Posted by: sean | November 7, 2006

Cluster bombs in Lebanon

Saturday afternoon, I walked downtown and saw a event organized by groups like Handicap International against cluster bombs. There were pictures of cluster bomb casualties and actual cluster bombs, which ranged in citrus-fruit size (I think it’s only apt to use the same family of fruits as we use to describe tumors) from small oranges to grapefruits. Since the war, on average, two people a day have died from unexploded cluster munitions. According to UN estimates, there remain up to a million unexploded bomblets in the south of Lebanon.

A fried of mine sent me an article by George Monbiot on how the UK and the US are doing their best to make sure that cluster munitions stay legal:

In Geneva today, at the new review of the conventional weapons treaty, the British government will be using the full force of its diplomacy to ensure that civilians continue to be killed, by blocking a ban on the use of cluster bombs. Sweden, supported by Austria, Mexico and New Zealand, has proposed a convention making their deployment illegal, like the Ottawa treaty banning anti-personnel landmines. But the UK, working with the US, China and Russia, has spent the past week trying to prevent negotiations from being opened. Perhaps this is unsurprising. Most of the cluster bombs dropped during the past 40 years have been delivered by Britain’s two principal allies – the US and Israel – in the “war on terror”. And the UK used hundreds of thousands of them during the two Gulf wars.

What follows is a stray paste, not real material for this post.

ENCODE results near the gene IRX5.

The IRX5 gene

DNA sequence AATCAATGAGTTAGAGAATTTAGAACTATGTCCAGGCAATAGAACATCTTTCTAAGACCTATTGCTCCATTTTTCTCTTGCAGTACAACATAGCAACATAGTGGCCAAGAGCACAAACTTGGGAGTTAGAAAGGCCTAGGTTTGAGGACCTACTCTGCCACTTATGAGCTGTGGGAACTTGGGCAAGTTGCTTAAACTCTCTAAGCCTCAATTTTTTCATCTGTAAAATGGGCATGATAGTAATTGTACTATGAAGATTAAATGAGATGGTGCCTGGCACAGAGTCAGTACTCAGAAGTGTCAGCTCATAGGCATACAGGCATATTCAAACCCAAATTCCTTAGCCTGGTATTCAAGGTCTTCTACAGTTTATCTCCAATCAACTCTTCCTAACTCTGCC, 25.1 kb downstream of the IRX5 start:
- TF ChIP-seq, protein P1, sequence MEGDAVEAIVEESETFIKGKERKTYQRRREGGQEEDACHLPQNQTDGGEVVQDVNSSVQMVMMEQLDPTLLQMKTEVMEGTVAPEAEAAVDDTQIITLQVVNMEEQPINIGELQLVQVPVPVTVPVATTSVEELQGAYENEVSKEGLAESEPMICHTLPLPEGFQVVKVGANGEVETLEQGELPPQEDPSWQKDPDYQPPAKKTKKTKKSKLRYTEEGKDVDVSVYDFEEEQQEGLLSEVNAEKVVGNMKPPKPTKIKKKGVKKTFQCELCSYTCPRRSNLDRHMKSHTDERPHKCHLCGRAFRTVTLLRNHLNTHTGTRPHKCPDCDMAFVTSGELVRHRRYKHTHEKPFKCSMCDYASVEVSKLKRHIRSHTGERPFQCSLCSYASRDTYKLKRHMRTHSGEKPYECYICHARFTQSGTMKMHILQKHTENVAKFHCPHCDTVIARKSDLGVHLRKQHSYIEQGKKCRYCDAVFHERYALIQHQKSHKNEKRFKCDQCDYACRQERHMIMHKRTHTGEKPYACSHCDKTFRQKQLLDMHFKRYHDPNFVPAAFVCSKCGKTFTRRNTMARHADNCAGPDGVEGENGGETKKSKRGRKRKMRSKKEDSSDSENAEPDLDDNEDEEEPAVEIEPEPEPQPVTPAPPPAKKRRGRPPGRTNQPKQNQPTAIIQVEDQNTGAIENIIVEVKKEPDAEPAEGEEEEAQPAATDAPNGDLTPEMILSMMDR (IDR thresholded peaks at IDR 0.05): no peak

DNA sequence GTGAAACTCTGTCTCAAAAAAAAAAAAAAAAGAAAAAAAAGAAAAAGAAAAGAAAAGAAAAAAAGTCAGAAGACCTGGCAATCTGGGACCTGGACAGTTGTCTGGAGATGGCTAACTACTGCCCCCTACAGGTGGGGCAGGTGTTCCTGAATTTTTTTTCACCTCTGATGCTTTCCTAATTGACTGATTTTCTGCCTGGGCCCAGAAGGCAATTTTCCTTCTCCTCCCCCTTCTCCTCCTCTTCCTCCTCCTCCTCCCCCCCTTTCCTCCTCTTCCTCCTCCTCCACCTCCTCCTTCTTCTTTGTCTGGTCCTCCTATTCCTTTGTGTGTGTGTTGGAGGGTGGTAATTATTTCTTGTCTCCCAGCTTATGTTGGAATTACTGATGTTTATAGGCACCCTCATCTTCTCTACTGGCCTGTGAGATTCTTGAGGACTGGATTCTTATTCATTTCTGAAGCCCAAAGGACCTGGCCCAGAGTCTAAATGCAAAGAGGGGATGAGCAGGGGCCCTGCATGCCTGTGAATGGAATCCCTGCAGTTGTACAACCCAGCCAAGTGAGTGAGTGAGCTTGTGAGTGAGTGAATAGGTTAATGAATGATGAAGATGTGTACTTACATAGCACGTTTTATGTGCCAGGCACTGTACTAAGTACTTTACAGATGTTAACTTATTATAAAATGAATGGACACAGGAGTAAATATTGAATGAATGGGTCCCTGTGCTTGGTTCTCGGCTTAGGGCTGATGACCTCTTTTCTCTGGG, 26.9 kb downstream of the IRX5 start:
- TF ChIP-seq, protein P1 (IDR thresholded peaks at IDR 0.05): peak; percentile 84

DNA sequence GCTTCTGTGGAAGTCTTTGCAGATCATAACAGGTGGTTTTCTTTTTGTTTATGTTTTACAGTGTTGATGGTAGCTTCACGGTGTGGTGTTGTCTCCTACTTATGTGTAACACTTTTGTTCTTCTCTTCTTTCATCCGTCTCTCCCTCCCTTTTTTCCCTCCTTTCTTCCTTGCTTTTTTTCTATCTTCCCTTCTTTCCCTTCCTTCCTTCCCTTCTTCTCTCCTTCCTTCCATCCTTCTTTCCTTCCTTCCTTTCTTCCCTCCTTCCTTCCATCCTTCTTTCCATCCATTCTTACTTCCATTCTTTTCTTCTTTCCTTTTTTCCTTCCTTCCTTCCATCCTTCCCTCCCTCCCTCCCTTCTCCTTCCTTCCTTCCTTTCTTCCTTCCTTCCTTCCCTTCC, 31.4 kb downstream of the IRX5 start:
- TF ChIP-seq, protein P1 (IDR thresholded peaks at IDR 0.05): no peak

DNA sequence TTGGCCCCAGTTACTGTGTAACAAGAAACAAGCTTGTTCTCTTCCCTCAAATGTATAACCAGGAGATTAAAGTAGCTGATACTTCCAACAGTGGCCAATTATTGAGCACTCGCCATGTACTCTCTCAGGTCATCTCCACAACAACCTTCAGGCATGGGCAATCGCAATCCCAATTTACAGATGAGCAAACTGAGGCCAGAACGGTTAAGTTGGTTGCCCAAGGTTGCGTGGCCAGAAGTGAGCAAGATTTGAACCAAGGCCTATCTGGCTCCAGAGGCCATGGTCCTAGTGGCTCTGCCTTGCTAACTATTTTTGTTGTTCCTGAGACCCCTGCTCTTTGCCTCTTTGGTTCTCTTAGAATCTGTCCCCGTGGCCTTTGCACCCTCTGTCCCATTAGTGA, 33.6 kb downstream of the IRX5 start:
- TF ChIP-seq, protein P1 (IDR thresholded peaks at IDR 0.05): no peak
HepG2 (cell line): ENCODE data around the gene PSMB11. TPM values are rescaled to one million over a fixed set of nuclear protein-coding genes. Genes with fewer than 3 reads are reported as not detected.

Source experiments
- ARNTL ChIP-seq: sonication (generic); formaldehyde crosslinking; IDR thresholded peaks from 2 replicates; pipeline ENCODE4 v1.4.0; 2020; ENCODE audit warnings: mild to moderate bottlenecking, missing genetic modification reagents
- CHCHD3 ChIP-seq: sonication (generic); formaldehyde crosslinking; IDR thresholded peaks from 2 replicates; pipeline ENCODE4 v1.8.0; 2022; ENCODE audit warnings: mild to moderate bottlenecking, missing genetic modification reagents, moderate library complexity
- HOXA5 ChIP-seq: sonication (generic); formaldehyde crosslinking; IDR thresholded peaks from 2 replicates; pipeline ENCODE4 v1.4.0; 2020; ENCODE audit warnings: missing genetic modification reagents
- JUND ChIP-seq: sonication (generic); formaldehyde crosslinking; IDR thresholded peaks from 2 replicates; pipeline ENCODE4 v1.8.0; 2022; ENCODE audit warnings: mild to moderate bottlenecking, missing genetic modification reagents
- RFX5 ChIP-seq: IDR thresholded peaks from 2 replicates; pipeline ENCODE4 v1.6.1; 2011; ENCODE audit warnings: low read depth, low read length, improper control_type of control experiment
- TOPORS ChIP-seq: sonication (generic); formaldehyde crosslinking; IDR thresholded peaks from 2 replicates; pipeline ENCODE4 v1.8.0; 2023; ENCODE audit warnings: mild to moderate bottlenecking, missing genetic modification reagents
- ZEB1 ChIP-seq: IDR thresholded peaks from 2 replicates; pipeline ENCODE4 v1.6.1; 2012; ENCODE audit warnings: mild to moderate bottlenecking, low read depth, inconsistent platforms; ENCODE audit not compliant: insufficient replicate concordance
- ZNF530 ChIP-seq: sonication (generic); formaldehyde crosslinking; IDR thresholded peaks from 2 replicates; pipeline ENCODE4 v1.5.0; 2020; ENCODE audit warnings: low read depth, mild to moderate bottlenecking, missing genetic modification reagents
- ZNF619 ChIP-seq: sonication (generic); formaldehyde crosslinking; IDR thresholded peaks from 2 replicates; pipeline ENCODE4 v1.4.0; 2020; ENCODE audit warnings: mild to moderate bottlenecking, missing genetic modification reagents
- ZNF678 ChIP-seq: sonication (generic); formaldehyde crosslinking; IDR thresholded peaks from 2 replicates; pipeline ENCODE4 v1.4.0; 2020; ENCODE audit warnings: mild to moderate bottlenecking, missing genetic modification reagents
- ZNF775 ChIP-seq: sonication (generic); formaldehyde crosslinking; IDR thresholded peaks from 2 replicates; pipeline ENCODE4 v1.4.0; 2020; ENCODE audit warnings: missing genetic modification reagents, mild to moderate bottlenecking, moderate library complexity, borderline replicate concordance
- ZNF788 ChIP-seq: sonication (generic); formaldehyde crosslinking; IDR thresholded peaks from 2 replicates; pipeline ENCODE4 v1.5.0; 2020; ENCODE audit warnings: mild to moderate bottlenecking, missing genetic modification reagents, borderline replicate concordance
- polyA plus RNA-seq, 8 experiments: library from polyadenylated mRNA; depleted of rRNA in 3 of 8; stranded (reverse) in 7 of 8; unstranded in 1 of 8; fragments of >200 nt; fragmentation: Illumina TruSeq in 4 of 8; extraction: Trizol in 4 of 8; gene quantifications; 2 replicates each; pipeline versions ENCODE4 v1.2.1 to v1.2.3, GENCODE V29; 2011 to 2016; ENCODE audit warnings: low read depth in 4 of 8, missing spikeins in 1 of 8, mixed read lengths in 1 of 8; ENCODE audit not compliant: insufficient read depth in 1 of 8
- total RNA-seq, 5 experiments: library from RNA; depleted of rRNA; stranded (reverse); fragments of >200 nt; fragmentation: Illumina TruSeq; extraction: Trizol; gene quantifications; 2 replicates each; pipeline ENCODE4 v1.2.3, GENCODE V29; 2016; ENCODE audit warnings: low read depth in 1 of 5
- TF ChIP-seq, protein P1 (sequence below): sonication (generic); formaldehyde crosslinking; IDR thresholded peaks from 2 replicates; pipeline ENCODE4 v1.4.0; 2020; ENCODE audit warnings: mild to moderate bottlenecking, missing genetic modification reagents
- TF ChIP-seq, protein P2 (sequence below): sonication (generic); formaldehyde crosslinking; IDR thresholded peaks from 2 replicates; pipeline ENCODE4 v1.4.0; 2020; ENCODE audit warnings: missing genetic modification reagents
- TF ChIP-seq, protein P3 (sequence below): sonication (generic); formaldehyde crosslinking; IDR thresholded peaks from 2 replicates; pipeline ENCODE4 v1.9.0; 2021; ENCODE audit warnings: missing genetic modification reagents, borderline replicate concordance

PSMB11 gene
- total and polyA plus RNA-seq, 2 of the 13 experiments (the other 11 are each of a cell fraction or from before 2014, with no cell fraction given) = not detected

…A report published last week by the independent organisation Handicap International estimates that around 100,000 people have been killed or wounded by cluster bombs. Of the known casualties, 98% are civilians. Most of them are hit when farming, walking or clearing the rubble where their homes used to be. Many of the victims are children, partly because the bombs look like toys. Handicap’s report tells terrible and heartbreaking stories of children finding these munitions and playing catch with them, or using them as boules or marbles. Those who survive are often blinded, lose limbs or suffer horrible abdominal injuries.

Handicap International’s report can be found here.


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